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Maersk Line Seeks to Cut Unprofitable Contracts

Maersk Line, the world’s biggest container-shipping company by capacity, plans to cut unprofitable long-term contracts and raise its shipping rate again as weak demand and persistent overcapacity are likely to continue for at least two more years, a senior official at the company said.

Maersk Line Seeks to Cut Unprofitable Contracts
20 November 2014 - 21:54

Maersk Line, the world’s biggest container-shipping company by capacity, plans to cut unprofitable long-term contracts and raise its shipping rate again as weak demand and persistent overcapacity are likely to continue for at least two more years, a senior official at the company said.

Silvia Ding, who heads South China operations at the unit of Denmark’s A.P. Moeller-Maersk A/S, said in an interview that the current spot rate for shipments moving from Asia to Europe, the world’s busiest trade route, is unprofitable, and that Maersk Line will raise its shipping rate again, though she declined to provide more details. “We need to be more disciplined in pushing the general rate increase to make sure it is sustainable,” she said.

Several attempts by large operators such as Maersk Line and France’s CMA CGM SA to push through freight increases have failed. Maersk Line last month announced a plan to raise its Asia-north Europe rate starting Nov. 1.

She added that the company would consider cutting some of its unprofitable long-term shipping contracts when they come up for renewal. The Asia-Europe yearly contracts begin in April and the Asia-U.S. contracts start in May.

Long-term shipping deals typically offer operators lower margins in exchange for steady revenue and volume. “If we can’t get the rate up to a sustainable level, then in some cases it might mean we have to walk away from certain businesses,” Ms. Ding said.

Low freight rates due to overcapacity cloud the entire industry’s outlook. Prices between Asian and European ports fell 21% per 20-foot container to $934, compared with $1,175 at the beginning of last week, according to the Shanghai Containerized Freight Index.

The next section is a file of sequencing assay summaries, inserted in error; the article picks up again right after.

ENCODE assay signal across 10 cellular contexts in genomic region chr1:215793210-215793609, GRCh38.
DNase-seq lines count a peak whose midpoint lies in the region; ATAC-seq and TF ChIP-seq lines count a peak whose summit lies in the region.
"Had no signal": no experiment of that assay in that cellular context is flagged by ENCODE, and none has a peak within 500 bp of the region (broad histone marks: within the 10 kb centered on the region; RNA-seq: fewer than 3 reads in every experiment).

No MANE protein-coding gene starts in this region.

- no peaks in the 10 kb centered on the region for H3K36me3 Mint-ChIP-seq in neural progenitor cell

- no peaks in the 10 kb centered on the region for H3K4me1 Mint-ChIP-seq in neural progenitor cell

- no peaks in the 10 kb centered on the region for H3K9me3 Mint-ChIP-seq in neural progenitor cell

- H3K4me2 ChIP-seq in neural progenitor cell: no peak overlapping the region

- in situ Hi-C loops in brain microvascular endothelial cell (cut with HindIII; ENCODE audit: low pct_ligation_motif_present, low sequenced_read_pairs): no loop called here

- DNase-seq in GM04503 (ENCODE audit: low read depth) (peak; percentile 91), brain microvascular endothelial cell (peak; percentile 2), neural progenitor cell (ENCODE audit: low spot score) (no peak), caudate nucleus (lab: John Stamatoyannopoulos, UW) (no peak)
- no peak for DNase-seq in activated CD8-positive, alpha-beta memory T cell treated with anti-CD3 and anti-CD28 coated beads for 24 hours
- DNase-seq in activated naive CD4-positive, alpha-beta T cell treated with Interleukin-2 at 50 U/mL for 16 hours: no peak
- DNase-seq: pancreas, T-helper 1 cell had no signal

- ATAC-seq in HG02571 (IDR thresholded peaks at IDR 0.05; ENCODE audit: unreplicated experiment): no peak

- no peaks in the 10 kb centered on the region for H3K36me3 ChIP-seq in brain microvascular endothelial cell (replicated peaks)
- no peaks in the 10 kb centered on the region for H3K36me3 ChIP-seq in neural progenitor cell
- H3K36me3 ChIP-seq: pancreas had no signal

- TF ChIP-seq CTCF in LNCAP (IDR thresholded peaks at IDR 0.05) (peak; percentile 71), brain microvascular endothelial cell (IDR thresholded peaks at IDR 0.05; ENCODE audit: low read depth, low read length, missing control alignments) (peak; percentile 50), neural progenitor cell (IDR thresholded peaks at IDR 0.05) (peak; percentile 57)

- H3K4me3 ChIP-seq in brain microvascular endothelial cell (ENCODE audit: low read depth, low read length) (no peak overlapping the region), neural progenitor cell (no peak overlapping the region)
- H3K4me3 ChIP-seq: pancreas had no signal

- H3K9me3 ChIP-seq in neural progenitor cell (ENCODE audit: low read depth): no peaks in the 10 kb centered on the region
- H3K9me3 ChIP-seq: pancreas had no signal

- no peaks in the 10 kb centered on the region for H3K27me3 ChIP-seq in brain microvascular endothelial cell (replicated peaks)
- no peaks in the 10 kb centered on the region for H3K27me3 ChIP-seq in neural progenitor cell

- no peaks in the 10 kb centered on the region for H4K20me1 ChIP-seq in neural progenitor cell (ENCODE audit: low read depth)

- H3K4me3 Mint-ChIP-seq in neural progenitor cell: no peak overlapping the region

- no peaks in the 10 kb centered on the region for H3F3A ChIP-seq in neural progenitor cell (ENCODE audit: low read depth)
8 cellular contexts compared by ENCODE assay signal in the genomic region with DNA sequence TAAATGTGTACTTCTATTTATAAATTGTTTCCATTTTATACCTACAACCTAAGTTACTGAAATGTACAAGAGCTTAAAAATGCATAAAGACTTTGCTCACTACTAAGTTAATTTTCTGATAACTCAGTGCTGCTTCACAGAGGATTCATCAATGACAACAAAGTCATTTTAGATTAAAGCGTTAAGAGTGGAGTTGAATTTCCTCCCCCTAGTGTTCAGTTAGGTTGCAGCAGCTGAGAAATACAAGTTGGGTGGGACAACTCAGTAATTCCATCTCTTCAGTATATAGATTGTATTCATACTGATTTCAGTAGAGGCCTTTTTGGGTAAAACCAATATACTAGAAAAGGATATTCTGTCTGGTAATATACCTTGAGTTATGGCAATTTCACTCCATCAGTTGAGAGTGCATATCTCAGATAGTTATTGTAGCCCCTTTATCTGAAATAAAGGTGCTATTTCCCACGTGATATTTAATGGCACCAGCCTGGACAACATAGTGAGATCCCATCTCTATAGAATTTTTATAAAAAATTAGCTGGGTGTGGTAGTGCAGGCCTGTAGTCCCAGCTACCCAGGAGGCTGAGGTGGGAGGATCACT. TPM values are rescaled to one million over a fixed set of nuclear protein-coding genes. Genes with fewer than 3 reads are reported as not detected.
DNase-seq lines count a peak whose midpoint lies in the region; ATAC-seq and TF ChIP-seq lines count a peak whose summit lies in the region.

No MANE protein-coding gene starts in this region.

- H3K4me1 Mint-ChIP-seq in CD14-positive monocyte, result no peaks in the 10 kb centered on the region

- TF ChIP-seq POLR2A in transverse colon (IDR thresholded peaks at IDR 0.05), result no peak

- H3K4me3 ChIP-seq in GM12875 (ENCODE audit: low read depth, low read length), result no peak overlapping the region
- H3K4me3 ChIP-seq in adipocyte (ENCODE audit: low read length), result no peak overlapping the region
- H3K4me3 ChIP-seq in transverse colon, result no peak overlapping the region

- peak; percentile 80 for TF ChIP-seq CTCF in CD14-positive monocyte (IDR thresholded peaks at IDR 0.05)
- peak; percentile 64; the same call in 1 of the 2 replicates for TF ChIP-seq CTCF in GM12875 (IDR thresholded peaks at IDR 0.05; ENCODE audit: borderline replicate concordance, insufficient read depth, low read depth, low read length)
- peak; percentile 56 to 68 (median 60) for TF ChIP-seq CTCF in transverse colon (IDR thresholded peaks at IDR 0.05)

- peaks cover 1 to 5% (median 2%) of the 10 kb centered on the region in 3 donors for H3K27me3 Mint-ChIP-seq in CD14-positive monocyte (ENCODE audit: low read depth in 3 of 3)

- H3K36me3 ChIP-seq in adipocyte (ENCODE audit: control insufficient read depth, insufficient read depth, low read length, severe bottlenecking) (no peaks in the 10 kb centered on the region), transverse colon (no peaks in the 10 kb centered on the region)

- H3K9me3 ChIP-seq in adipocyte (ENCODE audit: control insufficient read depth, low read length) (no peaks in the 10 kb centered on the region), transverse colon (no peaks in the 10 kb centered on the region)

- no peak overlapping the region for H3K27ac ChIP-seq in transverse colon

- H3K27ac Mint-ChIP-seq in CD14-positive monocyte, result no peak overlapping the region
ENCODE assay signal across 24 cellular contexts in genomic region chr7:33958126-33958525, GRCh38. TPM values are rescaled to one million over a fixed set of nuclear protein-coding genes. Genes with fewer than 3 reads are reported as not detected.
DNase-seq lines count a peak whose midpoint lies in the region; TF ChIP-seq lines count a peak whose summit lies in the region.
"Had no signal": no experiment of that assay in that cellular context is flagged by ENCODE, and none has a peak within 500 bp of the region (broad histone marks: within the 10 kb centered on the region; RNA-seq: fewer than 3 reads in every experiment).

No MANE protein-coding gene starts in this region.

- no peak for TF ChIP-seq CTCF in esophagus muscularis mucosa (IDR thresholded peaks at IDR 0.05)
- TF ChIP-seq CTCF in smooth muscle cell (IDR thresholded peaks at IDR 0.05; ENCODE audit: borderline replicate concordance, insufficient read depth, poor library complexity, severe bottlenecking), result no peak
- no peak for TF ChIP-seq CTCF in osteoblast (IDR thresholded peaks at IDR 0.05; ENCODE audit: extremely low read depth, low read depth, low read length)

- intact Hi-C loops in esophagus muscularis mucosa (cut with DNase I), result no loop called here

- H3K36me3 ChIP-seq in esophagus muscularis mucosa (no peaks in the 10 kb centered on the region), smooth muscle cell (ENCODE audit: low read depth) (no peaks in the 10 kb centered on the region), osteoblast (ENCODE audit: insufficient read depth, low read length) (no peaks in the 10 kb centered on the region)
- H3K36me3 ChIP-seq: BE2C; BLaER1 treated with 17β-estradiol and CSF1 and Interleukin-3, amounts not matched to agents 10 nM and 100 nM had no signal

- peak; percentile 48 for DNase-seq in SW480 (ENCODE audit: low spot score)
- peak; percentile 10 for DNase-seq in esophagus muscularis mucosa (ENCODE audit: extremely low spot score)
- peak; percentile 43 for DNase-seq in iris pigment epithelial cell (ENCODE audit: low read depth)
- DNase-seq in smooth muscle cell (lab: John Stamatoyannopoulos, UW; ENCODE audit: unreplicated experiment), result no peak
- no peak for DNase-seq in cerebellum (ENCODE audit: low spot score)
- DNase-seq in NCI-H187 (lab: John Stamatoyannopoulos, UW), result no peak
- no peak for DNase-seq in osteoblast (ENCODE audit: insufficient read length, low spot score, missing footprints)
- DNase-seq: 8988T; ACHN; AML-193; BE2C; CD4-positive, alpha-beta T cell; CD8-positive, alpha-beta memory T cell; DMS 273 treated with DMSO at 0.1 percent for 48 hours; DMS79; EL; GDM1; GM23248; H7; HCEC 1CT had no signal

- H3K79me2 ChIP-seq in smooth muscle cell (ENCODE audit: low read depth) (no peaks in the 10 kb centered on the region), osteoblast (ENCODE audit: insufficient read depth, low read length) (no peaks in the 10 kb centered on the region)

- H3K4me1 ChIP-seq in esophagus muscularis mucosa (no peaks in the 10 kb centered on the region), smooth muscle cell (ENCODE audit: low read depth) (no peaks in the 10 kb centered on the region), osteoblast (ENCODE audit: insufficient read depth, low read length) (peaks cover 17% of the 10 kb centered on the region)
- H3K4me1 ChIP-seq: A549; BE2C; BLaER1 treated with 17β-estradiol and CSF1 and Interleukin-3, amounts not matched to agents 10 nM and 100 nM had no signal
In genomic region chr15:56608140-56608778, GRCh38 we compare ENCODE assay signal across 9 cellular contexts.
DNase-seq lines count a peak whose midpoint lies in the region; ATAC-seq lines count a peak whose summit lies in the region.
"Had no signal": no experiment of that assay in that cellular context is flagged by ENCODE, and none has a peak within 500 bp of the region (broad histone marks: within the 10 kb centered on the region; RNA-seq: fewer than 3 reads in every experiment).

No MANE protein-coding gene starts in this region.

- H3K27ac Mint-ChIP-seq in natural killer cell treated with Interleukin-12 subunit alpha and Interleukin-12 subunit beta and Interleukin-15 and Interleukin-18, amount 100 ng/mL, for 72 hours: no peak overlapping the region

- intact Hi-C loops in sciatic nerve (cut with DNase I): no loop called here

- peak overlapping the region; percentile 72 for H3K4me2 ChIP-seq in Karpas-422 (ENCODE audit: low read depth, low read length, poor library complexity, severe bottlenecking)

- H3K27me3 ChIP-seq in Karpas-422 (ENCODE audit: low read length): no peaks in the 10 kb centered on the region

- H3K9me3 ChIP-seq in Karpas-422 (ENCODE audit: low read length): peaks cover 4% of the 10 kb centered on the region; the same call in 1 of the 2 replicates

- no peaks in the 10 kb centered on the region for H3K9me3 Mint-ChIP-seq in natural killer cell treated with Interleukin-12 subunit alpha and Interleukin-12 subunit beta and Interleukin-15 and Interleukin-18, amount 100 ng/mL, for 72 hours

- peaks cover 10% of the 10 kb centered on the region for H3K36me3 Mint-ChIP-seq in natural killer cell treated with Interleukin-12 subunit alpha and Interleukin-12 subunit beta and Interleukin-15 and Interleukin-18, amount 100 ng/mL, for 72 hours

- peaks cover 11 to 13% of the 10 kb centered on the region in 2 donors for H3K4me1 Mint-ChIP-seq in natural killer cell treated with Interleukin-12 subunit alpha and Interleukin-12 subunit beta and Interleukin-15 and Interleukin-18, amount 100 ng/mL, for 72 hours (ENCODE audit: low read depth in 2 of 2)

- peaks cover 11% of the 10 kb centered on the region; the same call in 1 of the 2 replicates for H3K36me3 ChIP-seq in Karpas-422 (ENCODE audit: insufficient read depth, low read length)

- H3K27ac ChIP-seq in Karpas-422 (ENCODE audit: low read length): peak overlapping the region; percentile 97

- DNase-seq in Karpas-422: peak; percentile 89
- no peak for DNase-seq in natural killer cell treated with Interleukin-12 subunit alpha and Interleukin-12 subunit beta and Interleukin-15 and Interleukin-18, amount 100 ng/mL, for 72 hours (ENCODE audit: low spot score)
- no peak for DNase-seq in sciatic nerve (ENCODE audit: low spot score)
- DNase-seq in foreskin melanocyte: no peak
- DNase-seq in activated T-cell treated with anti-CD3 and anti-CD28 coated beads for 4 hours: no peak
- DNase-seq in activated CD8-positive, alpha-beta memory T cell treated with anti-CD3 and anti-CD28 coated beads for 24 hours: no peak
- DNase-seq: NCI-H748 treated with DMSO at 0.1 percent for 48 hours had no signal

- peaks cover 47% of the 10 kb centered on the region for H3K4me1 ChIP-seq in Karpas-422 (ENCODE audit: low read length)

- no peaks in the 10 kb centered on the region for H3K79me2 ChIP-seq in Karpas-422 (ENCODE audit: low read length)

Container-shipping volumes are considered an important barometer of the global economy. The ships move everything from household goods and apparel to electronics and food. The industry’s peak season is between August and the end of October, when imports to Europe from Asia are at their highest for products such as electronics, clothing and toys ahead of the year-end holidays.

Shipping consulting firm Drewry Maritime Research said in a note that it expects dozens of large container vessels will be added on the Asia-Europe trade route starting this year, which it predicts will lead to a nearly 13% boost in capacity through the end of 2015, putting further pressure on freight rates.

Ms. Ding said demand for shipments on the Asia-Europe route increased 8.2% for the first nine months of 2014 compared with a year earlier, higher than the low-single-digit percentage growth initially estimated. But the improvement was driven by preholiday restocking by retailers, Ms. Ding said, rather than a broader consumption rebound.

“It isn’t really driven by structural improvement on the demand side,” she said, noting that demand for container shipments dropped substantially after the peak September-October period.

Ms. Ding’s comments come after A.P. Moller-Maersk reported last week a 33% rise in third-quarter net profit, partly driven by Maersk Line’s 24% net-profit rise to $685 million, up from $554 million year earlier, thanks to stringent cost control.

Maersk Line widened its forecast range for shipping-demand growth for this year to between 3% and 5%, from 4% to 5% previously, reflecting increased uncertainty in global trade and higher volatility of its freight rate, a key profitability measurement.

With freight rates remaining weak, Maersk is counting heavily on a 10-year alliance clinched in July with Switzerland-based Mediterranean Shipping Co. to further cut costs. Ms. Ding said the alliance, which has secured all the necessary approvals from the U.S. and European regulators, plans to roll out services in January next year. Industry executives have said the alliance is set to carry about 35% of all cargo between Asia and Europe, with a combined 185 ships. The partners expect the alliance will cut operational costs by a combined $1 billion annually.

Maersk Line will continue to manage its capacity growth by running its ships at slower, steadier speeds to reduce fuel costs, she said. The company has taken deliveries of 12 fuel-efficient megaships—so-called Triple-E container vessels—and returned some smaller chartered ships to shipowners to better manage its capacity. Maersk Line will receive eight more of the megaships before the end of 2015.

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